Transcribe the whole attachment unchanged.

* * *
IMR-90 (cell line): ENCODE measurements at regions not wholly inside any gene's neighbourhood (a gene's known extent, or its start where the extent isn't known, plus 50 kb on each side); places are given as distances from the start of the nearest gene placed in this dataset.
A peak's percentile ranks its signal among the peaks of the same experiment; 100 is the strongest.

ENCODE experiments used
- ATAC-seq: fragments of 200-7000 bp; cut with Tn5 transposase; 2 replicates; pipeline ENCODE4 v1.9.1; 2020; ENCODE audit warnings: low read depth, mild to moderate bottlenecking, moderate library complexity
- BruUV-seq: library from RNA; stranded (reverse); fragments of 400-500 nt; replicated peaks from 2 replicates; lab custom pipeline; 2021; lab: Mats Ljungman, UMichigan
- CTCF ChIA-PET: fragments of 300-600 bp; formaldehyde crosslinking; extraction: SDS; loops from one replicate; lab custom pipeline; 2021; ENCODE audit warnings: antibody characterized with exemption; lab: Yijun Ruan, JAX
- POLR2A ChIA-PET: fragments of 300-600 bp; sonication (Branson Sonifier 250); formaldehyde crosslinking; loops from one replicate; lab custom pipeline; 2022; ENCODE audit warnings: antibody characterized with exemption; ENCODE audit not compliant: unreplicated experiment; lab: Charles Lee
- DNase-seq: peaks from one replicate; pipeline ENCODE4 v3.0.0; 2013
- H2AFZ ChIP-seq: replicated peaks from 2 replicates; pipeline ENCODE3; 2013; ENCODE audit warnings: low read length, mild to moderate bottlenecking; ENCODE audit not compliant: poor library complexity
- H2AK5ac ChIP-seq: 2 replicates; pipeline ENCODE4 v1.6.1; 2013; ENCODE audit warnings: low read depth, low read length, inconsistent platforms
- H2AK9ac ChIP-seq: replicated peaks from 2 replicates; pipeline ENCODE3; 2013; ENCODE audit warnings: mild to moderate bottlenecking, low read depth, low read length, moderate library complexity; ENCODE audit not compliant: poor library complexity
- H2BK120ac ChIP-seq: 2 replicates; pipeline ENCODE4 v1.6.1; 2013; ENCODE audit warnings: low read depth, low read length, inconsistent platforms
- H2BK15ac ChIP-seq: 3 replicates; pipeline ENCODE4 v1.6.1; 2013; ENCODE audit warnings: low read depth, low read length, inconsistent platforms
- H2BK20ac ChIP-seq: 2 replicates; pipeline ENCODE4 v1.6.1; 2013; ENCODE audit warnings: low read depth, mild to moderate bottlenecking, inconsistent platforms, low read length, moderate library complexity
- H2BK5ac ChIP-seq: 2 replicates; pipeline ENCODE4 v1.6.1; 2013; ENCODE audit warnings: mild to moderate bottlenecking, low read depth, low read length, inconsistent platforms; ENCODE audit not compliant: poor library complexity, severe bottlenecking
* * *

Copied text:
IMR-90 (cell line): ENCODE measurements at regions not wholly inside any gene's neighbourhood (a gene's known extent, or its start where the extent isn't known, plus 50 kb on each side); places are given as distances from the start of the nearest gene placed in this dataset.
A peak's percentile ranks its signal among the peaks of the same experiment; 100 is the strongest.

ENCODE experiments used
- ATAC-seq: fragments of 200-7000 bp; cut with Tn5 transposase; 2 replicates; pipeline ENCODE4 v1.9.1; 2020; ENCODE audit warnings: low read depth, mild to moderate bottlenecking, moderate library complexity
- BruUV-seq: library from RNA; stranded (reverse); fragments of 400-500 nt; replicated peaks from 2 replicates; lab custom pipeline; 2021; lab: Mats Ljungman, UMichigan
- CTCF ChIA-PET: fragments of 300-600 bp; formaldehyde crosslinking; extraction: SDS; loops from one replicate; lab custom pipeline; 2021; ENCODE audit warnings: antibody characterized with exemption; lab: Yijun Ruan, JAX
- POLR2A ChIA-PET: fragments of 300-600 bp; sonication (Branson Sonifier 250); formaldehyde crosslinking; loops from one replicate; lab custom pipeline; 2022; ENCODE audit warnings: antibody characterized with exemption; ENCODE audit not compliant: unreplicated experiment; lab: Charles Lee
- DNase-seq: peaks from one replicate; pipeline ENCODE4 v3.0.0; 2013
- H2AFZ ChIP-seq: replicated peaks from 2 replicates; pipeline ENCODE3; 2013; ENCODE audit warnings: low read length, mild to moderate bottlenecking; ENCODE audit not compliant: poor library complexity
- H2AK5ac ChIP-seq: 2 replicates; pipeline ENCODE4 v1.6.1; 2013; ENCODE audit warnings: low read depth, low read length, inconsistent platforms
- H2AK9ac ChIP-seq: replicated peaks from 2 replicates; pipeline ENCODE3; 2013; ENCODE audit warnings: mild to moderate bottlenecking, low read depth, low read length, moderate library complexity; ENCODE audit not compliant: poor library complexity
- H2BK120ac ChIP-seq: 2 replicates; pipeline ENCODE4 v1.6.1; 2013; ENCODE audit warnings: low read depth, low read length, inconsistent platforms
- H2BK15ac ChIP-seq: 3 replicates; pipeline ENCODE4 v1.6.1; 2013; ENCODE audit warnings: low read depth, low read length, inconsistent platforms
- H2BK20ac ChIP-seq: 2 replicates; pipeline ENCODE4 v1.6.1; 2013; ENCODE audit warnings: low read depth, mild to moderate bottlenecking, inconsistent platforms, low read length, moderate library complexity
- H2BK5ac ChIP-seq: 2 replicates; pipeline ENCODE4 v1.6.1; 2013; ENCODE audit warnings: mild to moderate bottlenecking, low read depth, low read length, inconsistent platforms; ENCODE audit not compliant: poor library complexity, severe bottlenecking